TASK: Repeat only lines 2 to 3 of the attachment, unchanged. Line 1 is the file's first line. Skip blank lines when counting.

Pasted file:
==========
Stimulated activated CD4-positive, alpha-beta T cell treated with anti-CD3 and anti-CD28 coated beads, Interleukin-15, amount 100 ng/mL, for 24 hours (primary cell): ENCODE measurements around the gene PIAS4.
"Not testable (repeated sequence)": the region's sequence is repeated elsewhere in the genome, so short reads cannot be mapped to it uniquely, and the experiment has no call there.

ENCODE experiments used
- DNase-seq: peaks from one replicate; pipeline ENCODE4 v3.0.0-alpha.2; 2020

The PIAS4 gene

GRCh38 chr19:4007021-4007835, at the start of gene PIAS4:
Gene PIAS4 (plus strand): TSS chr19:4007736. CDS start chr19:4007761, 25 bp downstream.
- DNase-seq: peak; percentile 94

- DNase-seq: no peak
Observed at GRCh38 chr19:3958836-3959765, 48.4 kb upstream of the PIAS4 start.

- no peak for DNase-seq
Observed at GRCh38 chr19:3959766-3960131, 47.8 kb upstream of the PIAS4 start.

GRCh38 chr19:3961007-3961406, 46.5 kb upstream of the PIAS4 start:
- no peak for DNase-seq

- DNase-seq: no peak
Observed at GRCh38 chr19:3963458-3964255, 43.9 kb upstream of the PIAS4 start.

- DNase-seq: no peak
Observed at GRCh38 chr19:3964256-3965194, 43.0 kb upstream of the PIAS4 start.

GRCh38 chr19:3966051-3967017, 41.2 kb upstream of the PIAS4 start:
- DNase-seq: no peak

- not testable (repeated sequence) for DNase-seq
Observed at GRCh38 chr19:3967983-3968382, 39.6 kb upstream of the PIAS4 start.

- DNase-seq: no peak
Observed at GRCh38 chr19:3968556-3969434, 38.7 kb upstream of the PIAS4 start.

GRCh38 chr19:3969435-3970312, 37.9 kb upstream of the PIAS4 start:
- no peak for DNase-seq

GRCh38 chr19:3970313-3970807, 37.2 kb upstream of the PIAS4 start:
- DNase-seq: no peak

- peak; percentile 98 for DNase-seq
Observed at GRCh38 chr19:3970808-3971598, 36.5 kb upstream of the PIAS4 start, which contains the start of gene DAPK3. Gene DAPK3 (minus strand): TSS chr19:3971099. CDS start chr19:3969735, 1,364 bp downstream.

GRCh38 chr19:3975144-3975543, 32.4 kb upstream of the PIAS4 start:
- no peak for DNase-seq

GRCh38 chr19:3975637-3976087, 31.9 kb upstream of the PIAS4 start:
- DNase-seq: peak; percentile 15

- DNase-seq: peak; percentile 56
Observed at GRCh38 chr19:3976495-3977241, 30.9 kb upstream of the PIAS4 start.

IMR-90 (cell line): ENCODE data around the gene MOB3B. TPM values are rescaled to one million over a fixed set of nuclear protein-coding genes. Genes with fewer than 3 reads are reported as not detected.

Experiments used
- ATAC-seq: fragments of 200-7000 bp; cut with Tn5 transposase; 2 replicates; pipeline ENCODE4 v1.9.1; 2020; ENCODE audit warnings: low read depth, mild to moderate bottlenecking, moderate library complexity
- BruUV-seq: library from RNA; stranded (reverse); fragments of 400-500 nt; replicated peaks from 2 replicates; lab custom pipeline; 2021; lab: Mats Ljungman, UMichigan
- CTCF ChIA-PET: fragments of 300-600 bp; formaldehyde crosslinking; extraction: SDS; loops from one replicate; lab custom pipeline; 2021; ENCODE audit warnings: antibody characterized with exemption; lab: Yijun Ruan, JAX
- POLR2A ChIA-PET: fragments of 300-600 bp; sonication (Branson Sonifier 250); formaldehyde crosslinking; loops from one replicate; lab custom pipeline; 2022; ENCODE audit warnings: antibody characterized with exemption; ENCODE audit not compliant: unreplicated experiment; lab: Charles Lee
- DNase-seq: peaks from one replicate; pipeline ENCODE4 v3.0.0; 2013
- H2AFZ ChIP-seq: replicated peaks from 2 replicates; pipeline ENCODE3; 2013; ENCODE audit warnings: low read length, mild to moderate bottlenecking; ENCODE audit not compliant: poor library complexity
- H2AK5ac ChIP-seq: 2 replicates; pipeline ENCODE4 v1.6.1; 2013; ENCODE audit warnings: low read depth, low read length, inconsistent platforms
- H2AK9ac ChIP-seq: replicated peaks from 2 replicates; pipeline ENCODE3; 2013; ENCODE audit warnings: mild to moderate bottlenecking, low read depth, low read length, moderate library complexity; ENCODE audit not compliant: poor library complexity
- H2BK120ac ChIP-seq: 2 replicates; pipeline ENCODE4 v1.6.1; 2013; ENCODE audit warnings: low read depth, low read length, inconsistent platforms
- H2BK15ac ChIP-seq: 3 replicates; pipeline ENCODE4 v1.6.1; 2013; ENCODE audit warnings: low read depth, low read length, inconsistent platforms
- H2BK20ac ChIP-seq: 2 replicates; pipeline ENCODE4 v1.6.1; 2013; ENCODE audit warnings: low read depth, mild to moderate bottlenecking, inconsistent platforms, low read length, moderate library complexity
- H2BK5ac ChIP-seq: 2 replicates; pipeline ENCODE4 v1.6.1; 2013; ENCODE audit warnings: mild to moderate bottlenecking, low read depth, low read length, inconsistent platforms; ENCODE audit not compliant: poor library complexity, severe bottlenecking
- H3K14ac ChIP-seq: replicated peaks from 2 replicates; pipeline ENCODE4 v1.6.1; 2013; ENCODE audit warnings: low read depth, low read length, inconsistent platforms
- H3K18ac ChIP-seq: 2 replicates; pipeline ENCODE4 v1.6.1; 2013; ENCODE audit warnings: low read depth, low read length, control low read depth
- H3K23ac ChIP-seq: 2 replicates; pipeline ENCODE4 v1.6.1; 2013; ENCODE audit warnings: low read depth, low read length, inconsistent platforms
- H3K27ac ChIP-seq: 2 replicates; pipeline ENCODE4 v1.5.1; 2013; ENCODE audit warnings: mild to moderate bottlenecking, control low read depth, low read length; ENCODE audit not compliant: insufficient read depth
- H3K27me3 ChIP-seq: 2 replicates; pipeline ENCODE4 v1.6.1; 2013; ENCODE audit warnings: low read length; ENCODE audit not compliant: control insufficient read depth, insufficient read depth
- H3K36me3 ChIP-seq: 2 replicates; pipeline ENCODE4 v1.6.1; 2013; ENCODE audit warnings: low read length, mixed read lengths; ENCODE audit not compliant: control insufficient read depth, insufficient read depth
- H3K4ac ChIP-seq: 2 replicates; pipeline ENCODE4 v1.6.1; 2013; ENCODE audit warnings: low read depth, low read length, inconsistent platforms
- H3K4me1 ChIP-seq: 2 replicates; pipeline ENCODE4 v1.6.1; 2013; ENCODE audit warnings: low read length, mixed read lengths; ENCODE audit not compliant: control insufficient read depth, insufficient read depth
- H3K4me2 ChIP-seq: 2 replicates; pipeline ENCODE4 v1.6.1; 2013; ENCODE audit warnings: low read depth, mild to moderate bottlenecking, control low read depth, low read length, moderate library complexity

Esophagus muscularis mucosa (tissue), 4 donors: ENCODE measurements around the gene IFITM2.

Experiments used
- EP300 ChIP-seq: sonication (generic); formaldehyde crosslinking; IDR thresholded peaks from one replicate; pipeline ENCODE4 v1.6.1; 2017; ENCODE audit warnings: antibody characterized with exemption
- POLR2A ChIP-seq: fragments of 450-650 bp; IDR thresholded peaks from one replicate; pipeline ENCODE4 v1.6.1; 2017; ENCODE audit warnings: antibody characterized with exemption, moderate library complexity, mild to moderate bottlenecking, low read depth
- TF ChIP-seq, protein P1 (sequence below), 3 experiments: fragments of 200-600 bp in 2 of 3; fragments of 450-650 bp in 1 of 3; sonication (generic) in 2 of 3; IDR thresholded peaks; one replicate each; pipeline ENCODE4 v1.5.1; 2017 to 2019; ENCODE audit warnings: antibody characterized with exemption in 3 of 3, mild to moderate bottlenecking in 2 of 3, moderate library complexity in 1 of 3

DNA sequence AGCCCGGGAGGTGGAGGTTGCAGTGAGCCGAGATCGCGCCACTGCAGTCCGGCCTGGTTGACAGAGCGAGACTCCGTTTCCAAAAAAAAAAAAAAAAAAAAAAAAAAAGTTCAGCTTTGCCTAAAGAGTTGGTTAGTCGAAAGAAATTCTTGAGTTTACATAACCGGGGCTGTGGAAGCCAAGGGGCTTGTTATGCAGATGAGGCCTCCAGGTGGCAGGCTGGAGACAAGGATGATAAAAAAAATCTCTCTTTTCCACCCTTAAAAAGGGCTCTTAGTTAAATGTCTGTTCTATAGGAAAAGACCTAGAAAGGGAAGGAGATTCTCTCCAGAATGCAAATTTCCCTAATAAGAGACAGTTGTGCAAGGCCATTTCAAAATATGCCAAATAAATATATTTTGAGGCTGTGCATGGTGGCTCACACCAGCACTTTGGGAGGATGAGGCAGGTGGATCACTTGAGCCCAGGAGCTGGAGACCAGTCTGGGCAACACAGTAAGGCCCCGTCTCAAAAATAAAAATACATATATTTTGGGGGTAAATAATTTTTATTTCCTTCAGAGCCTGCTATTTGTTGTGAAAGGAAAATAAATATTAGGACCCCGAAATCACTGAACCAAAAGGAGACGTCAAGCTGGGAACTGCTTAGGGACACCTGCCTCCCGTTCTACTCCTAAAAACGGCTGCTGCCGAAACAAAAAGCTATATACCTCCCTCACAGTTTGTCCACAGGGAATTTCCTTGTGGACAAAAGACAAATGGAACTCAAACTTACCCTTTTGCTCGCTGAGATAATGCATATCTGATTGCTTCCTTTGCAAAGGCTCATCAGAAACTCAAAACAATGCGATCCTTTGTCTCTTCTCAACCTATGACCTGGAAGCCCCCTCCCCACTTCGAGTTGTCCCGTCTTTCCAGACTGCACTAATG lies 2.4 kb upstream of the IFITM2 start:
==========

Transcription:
"Not testable (repeated sequence)": the region's sequence is repeated elsewhere in the genome, so short reads cannot be mapped to it uniquely, and the experiment has no call there.

ENCODE experiments used